As a humanist, you may read the term “open access,” and think, “Isn’t that for scientists?” It is true that open access is more common as a publishing standard in the sciences than in the humanities (as seen in the chart below), but it is a quickly growing phenomenon in the humanities as well.
The monograph has long been the traditional mode of publication in the humanities, but this is shifting. As more humanities articles are being published, the framework for scholarship is becoming more open. This is in part caused by a decline in book sales and library budgets that make it more difficult for scholars to publish in the traditional sense. Furthermore, for us digital humanists, the traditional monograph may not be the best form of publication for our unique types of work. Publishing in e-journals is becoming more common. This raises the question of access.
Imagine a world in which scholarly material is freely and openly accessible to all people, regardless of whether they are from an Ivy League school, a community college, or the community council. That obscure Early Modern Paleography article you’ve been dying to read? Right there online. Data on your local voting precincts? Open to everyone. This is the world that open access supporters envision. Data easily accessible and available. Free textbooks for students, free resources for scholars, the formation of communities of practice without antiquated barriers to entry.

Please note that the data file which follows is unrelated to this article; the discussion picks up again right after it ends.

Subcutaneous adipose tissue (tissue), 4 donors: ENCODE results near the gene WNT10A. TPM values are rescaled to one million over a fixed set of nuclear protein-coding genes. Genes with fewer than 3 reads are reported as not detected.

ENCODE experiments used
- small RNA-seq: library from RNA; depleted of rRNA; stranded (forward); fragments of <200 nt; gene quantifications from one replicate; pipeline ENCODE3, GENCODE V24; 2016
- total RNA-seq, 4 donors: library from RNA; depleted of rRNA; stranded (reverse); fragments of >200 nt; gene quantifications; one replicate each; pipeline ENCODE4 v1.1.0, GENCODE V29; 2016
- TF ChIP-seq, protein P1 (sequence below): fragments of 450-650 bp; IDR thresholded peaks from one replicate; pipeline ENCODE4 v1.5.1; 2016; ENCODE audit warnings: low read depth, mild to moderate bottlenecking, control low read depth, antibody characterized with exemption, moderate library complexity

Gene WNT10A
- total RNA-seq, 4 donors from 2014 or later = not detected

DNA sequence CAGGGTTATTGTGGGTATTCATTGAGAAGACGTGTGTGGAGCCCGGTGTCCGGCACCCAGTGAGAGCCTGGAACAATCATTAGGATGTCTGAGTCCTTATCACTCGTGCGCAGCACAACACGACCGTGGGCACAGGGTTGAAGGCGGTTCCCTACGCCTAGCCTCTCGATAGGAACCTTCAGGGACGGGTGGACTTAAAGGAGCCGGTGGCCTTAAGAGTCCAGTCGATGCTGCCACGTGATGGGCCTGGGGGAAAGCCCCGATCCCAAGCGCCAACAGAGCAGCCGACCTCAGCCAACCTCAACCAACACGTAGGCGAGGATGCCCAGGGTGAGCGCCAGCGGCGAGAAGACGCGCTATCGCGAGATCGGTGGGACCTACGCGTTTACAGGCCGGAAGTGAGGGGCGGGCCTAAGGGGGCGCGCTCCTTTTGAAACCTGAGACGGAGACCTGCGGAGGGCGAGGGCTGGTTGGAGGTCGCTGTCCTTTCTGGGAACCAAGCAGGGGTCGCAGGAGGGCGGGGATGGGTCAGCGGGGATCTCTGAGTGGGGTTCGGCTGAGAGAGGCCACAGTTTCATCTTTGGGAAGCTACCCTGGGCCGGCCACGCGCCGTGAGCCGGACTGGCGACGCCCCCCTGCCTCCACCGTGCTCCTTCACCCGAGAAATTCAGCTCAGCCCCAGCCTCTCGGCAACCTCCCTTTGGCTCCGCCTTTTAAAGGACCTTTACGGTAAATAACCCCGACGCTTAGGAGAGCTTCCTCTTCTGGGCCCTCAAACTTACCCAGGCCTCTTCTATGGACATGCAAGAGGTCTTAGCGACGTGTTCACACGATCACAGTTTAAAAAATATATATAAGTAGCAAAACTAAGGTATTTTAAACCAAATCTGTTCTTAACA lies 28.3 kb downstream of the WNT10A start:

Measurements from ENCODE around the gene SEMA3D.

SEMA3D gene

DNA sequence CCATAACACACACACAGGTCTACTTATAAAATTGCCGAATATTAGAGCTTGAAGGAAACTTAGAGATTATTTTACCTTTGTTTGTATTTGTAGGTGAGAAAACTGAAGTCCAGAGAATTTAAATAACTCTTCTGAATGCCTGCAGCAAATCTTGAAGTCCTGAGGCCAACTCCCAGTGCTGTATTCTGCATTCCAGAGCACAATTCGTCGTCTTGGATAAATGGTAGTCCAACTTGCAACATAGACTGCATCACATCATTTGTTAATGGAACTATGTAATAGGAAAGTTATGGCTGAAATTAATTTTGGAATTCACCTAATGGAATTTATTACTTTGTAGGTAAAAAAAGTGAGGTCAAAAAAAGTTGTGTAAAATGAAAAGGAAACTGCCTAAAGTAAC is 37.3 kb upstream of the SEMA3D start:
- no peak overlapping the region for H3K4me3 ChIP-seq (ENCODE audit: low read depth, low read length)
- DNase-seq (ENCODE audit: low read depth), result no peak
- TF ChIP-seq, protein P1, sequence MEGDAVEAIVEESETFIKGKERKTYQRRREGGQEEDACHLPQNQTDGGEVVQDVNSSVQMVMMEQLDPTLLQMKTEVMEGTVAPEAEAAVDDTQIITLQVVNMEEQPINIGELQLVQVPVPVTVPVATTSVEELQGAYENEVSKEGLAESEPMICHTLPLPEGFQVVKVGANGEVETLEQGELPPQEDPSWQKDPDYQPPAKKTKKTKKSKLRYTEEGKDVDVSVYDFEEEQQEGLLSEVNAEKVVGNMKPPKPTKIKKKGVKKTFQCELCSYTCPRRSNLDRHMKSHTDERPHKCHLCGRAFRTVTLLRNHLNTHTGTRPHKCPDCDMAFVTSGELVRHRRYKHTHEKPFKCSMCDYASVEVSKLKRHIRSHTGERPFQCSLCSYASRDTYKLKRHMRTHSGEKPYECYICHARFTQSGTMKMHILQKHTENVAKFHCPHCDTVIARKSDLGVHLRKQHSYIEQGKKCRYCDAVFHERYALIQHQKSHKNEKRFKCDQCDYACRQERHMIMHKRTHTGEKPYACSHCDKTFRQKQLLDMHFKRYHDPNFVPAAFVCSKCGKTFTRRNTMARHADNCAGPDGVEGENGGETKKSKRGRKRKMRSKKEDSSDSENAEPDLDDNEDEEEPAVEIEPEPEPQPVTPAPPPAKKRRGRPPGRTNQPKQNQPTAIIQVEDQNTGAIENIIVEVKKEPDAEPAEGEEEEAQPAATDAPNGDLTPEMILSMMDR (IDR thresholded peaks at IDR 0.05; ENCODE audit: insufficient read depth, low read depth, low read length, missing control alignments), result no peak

According to Kate Herman, the former Scholarly Communications Research Assistant at the University of North Carolina at Chapel Hill and current Library Science Master’s Candidate, “the principles that inform open access can provide digital humanities with a framework, emphasizing accessibility, engagement and transparency, while digital humanities projects help push open access to constantly expand capacity to reflect the changing forms of scholarly communication.” Digital humanities and open access are a natural coalition, because both are motivated by a belief that information should be accessible for the good of the public. Open access and digital humanities folks can work together to promote new methods of scholarship and publication that champions the ideals of both communities: accessibility, creativity, and engagement with the past, present, and future.